Space tourism: Ready for blast-off?

Key takeaways

  • Reusable rockets, innovative launch methods and other improvements are quickly bringing down the costs of sending satellites, supplies and even people into space.
  • Government and private sector funding of space technology is increasing as demand for satellites, rockets and other space technologies is also on the rise.
  • The UBS Chief Investment Office (CIO) forecasts the space sector nearly tripling in size to $926 billion by 2040, creating a potential opportunity for investors.
  • Learn more in CIO's report Longer Term Investments—Space (PDF, 738 KB)

Do you dream of blasting off from Earth to orbit the planet, or wonder what it would be like to take a trip to the moon? While this was a pipe dream in the past, you may be able to hitch a ride to space sooner than you think.

Escaping Earth's atmosphere is getting cheaper as more options enter the scene. Back in 2001, Dennis Tito became the first self-funded space tourist when he paid $20 million to spend eight days in orbit on the International Space Station. Today, the prepaid cost of a ticket to sub-orbital space with Virgin Galactic is $250,000. If you have the means, getting to space may be a real possibility.

Taking flight as a space tourist

At the start of each episode of Star Trek, the captain excites the audience with talk of "going where no man has gone before." With modern advances in rockets, aviation and the business landscape, escaping the planet's atmosphere may not just be fodder for television.

Companies like SpaceX, Blue Origin and Virgin Galactic are taking reservations for upcoming space flights, even though none of those flights have yet taken off. In late February 2019, Virgin Galactic's rocket plane reached space for a second time in a test flight over California (see video above). Space X recently made headlines for selling a trip around the moon. Next on the horizon for space tourism: Short sub-orbital flights, guided space tours and, one day, even luxury vacations at space hotels in the planet's orbit.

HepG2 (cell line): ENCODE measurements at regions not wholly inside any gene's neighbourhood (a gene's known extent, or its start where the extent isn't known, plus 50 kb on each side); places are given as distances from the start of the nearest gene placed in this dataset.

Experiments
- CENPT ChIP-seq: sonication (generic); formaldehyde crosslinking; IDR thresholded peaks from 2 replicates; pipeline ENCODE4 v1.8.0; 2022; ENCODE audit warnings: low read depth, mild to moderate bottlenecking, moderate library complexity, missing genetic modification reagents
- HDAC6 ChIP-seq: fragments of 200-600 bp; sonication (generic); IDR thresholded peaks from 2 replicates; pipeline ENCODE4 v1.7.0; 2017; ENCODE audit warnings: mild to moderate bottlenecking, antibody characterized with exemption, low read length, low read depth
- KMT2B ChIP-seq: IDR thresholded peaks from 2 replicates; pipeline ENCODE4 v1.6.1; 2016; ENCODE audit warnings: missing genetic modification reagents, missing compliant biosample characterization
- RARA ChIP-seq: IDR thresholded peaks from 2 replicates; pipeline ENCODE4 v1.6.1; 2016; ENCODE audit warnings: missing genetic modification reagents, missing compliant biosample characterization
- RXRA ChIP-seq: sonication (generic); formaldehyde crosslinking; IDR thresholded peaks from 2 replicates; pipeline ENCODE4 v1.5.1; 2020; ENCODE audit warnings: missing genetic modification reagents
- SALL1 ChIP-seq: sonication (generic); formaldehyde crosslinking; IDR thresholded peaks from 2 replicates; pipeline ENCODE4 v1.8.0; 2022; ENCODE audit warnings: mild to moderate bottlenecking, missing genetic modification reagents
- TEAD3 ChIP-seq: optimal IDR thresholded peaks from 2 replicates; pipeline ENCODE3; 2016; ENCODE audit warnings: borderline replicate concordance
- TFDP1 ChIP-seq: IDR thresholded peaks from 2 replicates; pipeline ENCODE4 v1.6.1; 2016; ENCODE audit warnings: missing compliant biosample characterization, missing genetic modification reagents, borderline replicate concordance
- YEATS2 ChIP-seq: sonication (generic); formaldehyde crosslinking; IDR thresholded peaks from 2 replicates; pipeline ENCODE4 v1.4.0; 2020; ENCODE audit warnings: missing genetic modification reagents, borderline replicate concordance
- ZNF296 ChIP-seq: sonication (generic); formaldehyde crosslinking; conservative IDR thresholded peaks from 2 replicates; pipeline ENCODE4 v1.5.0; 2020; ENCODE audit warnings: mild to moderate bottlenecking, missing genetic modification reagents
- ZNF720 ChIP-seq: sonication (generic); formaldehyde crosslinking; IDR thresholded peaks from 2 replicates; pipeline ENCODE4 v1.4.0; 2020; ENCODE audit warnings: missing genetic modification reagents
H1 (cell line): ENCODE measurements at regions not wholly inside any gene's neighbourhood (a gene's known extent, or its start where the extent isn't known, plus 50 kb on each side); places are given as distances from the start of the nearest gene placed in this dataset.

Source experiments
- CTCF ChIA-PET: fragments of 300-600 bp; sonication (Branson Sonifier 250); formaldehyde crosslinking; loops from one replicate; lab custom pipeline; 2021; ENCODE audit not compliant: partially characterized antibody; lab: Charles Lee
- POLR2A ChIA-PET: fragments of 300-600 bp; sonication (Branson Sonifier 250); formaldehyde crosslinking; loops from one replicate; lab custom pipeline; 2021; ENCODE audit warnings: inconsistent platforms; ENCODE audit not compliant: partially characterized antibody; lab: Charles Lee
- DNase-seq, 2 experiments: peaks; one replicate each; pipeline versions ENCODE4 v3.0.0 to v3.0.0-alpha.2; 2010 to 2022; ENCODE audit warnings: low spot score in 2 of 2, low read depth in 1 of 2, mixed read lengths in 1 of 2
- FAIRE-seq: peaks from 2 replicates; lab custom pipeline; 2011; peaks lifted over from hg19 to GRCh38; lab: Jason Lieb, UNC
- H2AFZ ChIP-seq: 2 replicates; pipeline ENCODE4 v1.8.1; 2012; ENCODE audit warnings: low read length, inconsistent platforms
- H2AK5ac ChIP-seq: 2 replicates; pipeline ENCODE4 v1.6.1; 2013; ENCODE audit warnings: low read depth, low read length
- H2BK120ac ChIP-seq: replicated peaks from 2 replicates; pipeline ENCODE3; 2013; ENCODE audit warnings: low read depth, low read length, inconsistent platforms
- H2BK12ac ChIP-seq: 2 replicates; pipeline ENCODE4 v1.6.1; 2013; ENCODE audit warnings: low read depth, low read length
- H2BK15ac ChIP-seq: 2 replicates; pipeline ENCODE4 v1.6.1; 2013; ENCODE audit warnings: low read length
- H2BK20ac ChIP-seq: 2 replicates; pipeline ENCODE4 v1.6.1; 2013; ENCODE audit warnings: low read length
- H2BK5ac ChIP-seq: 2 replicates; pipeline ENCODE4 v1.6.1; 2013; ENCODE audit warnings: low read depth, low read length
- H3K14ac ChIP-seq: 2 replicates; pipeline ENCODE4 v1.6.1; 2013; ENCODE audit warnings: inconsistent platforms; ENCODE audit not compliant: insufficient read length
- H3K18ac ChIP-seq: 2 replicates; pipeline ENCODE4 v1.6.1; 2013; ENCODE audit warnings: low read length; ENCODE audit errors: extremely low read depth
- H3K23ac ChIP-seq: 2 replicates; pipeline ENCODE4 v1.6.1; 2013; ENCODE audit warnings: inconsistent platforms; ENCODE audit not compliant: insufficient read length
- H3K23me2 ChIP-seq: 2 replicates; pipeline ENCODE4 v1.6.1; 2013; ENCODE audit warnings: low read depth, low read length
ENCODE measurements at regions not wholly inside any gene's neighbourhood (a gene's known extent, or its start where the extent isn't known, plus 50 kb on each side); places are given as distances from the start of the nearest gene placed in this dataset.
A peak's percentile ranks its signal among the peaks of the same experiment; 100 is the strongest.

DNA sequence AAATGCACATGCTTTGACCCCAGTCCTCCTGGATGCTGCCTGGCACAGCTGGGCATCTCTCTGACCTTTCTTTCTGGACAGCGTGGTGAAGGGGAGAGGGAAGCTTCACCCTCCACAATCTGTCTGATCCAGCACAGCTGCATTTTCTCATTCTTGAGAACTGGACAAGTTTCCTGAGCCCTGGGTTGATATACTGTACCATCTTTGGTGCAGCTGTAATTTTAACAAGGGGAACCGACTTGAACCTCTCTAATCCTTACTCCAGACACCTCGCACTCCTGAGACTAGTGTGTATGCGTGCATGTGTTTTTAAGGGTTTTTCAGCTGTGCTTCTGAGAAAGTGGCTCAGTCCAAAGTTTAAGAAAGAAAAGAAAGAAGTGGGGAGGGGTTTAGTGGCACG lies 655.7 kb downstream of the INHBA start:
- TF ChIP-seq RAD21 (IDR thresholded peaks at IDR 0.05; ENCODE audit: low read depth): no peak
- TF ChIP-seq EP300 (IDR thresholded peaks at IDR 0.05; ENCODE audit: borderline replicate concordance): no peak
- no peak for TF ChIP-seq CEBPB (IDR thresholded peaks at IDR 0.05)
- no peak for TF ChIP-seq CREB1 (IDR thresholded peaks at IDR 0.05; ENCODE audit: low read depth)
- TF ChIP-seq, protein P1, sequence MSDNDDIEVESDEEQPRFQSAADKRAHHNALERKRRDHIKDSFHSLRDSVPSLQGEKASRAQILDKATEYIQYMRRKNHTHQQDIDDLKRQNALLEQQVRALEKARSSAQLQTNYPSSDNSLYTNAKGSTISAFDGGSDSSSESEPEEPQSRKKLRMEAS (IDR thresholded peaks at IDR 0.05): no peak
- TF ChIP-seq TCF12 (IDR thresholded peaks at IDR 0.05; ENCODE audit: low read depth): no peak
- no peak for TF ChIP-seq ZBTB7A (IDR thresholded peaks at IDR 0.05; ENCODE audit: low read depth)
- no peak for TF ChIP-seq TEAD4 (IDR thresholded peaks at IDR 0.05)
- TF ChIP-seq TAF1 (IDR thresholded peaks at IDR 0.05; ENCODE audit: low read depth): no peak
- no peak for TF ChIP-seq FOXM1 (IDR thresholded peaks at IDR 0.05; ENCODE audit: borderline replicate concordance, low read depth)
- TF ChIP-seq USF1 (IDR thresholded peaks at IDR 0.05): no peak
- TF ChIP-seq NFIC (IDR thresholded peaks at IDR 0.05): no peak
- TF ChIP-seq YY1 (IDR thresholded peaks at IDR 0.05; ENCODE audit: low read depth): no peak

Modern rockets: More reliable, less costly

In the UBS Chief Investment Office report Longer Term Investments—Space (PDF, 738 KB), our strategists forecast that the entire space sector will grow from $340 billion to $926 billion by the year 2040—creating a potential opportunity for investors interested in gaining long-term exposure to this sector in their portfolio.

What's driving the growth in the space economy?

A big factor is declining costs. Reusable rockets, innovative launch methods and other improvements are quickly bringing down hardware and labor costs, making it much more reasonable to send satellites, supplies and even people into space. In addition to technology, the space supply chain has gone through a consolidation, driving down manufacturing and other input costs.

Space: the final investment frontier?

Increased funding is also pushing the space economy to new heights. Private sector investment has surged, and government funding is expected to increase significantly over the next decade. Demand for satellites, rockets and other space technologies is also on the rise, further driving the sector's growth. CIO sees four key demand drivers:

  • Satellite internet service: According to Nielsen Online, the global internet penetration rate is just 52%. Satellite internet could increase that percentage dramatically.
  • Bandwidth applications: Autonomous cars, big data analytics, and the Internet of Things are rapidly increasing the demand for bandwidth. High throughput satellites (HTS) and clusters of small satellites can expand orbit bandwidth significantly.
  • Asteroid mining: Asteroids contain large quantities of water and other resources that are becoming scarcer on earth (PDF, 197 KB), potentially resolving imminent shortages.
  • Commercial interests, including the wide range of recreational uses detailed here.

Space isn't just for science fiction fans anymore

Internet services, asteroid mining and other innovations to tap opportunities in space are beginning to come into focus. And if space travel becomes a regular part of doing business, space tourism won't be far behind. If you line things up right, you could find yourself ready for takeoff from a "spaceport" near you.

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